- Reduced fertility levels - women who smoke do not conceive as efficiently as non-smokers. Infertility rates in both male and female smokers are approximately twice that found in non-smokers. The risk for fertility problems is proportional to the number of cigarettes smoked daily
- Increased health risks during pregnancy - a woman who smokes whilst pregnant risks the health of the unborn child as well as her own. There is an increased risk of complications during pregnancy which includes:
- Premature birth
- Low birth weight
- Ectopic pregnancy
- Birth defects Sudden infant death syndrome (SIDS)
- Other health risks associated with smoking - there are several other health risks that are increased by smoking and they include:
- Oral health can be detrimentally affected which can lead to gum disease and tooth loss
- Osteoporosis is more common in smokers
- Increased risk of developing cataracts
- Increased risk of developing type two diabetes mellitus
- Smoking is a cause of rheumatoid arthritis
- General risks to health include increased levels of inflammation and reduced effectiveness of the immune system
Types of smoker
There are different types of smokers and it may be that you will feel as though you fit into one of the categories:
- Social smoker - these are people who smoke but only in certain, social situations such as at parties, in bars, at night and at the weekend; this is the tobacco equivalent of the social drinker. Despite the fact that you may occasionally get carried away and smoke a whole packet over a weekend, you do not consider yourself to be a smoker. It is still important to give up smoking as I am sure you realise from the last section of this article. You may not be addicted to nicotine but you are addicted to the habit of smoking and it is easier than you may realise to become addicted to nicotine. Social smokers are likely to become daily smokers.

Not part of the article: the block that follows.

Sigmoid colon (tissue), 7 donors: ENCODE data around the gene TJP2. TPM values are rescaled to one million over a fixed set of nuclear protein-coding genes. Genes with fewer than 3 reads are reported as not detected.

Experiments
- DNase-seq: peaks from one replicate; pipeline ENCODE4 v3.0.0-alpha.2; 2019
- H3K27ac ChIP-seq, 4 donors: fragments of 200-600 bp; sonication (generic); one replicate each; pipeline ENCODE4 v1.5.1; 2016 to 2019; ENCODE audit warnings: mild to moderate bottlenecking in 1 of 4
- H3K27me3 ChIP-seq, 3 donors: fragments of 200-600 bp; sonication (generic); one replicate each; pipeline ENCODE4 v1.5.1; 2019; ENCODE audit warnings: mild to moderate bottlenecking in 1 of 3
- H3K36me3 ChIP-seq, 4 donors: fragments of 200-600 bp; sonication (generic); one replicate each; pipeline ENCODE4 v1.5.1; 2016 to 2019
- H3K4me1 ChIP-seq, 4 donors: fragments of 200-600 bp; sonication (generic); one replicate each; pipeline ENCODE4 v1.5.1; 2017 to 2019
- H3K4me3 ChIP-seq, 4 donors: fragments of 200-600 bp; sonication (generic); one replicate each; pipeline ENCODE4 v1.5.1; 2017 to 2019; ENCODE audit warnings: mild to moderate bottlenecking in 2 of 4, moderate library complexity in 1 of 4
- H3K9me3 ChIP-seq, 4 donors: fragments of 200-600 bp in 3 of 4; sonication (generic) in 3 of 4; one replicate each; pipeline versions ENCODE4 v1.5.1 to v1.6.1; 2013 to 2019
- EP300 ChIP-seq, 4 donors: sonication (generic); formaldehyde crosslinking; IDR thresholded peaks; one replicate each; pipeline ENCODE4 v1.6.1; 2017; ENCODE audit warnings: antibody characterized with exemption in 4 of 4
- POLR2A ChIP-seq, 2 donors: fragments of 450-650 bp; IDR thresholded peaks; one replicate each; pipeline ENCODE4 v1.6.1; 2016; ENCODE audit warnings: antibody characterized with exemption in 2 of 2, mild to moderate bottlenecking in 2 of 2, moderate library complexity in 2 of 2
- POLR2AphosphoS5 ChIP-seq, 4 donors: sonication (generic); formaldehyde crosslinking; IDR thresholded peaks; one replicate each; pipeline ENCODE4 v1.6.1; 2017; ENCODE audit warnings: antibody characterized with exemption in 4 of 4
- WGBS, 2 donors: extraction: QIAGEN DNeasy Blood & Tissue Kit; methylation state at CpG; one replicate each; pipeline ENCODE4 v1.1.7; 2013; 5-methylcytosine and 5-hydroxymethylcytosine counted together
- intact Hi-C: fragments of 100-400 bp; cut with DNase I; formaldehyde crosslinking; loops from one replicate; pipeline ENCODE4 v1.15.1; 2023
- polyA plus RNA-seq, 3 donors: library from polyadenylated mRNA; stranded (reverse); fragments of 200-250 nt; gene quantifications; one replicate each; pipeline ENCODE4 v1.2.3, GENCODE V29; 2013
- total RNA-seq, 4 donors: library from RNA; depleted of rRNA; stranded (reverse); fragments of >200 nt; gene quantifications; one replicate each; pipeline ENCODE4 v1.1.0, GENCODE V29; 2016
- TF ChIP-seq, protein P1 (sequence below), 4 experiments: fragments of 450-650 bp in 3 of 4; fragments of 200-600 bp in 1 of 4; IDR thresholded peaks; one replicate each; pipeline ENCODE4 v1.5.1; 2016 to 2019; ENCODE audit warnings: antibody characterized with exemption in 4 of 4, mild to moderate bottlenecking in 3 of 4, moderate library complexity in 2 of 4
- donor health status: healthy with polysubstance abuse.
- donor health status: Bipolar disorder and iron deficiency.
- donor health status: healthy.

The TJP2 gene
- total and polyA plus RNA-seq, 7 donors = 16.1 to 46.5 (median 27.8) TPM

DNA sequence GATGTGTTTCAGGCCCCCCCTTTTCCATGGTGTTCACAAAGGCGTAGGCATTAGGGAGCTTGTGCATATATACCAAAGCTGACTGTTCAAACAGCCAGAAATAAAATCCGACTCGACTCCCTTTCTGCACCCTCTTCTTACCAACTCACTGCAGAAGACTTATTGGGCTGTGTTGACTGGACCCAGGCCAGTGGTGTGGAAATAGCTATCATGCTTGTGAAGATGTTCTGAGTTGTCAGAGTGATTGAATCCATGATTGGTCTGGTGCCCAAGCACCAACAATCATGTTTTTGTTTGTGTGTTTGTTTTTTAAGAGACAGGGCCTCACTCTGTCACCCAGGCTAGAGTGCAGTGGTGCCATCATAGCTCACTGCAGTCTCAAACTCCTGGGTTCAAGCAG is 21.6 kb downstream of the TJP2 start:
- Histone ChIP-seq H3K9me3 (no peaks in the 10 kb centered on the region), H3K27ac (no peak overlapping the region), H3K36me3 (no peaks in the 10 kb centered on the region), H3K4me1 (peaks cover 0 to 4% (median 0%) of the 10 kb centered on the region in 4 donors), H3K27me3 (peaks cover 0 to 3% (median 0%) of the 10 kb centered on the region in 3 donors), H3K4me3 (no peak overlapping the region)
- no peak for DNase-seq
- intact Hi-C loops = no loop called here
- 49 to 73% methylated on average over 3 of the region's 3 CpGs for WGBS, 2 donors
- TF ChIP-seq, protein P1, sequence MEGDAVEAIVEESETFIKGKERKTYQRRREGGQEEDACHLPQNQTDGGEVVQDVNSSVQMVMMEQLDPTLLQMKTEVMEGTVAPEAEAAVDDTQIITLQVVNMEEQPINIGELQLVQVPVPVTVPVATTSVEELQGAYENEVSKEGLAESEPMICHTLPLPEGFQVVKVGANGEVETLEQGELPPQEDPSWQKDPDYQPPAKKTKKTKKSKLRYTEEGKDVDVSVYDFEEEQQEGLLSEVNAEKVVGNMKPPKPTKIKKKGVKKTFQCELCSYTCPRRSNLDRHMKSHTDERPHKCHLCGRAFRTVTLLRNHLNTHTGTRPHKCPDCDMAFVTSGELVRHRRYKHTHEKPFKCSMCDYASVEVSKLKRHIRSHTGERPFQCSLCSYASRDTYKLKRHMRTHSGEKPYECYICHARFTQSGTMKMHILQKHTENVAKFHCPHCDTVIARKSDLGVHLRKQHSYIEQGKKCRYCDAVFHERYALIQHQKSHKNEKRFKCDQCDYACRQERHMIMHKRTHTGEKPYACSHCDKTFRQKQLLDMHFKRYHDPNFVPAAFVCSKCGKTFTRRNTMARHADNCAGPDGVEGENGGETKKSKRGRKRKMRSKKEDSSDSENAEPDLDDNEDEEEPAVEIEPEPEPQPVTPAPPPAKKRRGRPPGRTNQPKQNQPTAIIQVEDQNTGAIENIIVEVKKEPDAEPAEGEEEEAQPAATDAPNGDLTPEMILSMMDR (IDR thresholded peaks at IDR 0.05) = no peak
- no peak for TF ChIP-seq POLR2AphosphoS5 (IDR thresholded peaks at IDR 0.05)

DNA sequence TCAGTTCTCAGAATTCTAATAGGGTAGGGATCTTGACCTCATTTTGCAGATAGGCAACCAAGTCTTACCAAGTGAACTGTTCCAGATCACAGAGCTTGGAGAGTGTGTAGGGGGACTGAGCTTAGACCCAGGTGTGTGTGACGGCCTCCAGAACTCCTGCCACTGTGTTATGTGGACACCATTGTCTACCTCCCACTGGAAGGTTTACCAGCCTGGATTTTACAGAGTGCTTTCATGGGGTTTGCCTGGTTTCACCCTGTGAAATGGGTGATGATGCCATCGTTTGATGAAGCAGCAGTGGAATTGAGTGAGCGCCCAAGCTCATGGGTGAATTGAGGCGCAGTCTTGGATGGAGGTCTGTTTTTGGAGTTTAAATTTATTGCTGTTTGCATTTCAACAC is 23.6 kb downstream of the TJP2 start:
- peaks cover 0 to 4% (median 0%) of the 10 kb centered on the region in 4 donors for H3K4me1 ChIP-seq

- The committed smoker - you are the smoker that has never bothered to even try and give up; you just don’t care about the damage you are doing to your health and care even less what other people might think. You love smoking and have absolutely no intention of quitting.
- The sneaky smoker - it may be that you cannot give up or won’t give up but either way, you are ashamed of being a smoker. As a result, you have sneaky cigarettes when your friends or family are not around. Whilst the sneaky smoker tends to only grab one from time to time it is important to realise than even an occasional cigarette is bad for you; smoking as few as one or two cigarettes can detrimentally affect artery function for as long as a week
- The ‘borrower’ smoker - it has been said of this type of smoker that they only smoke the brand ‘OP’s (other peoples!). Borrowers will tend to claim that they are not really smokers and for this reason, they do not buy anyk. This is a psychological ruse to convince themselves that they cannot be real smokers since they have never owned any! In actual fact, as they ‘borrow’ cigarettes from everyone in the place, they are probably smoking as many cigarettes as any hardened smoker in the room and so it is still as necessary to stop ‘borrowing’ immediately!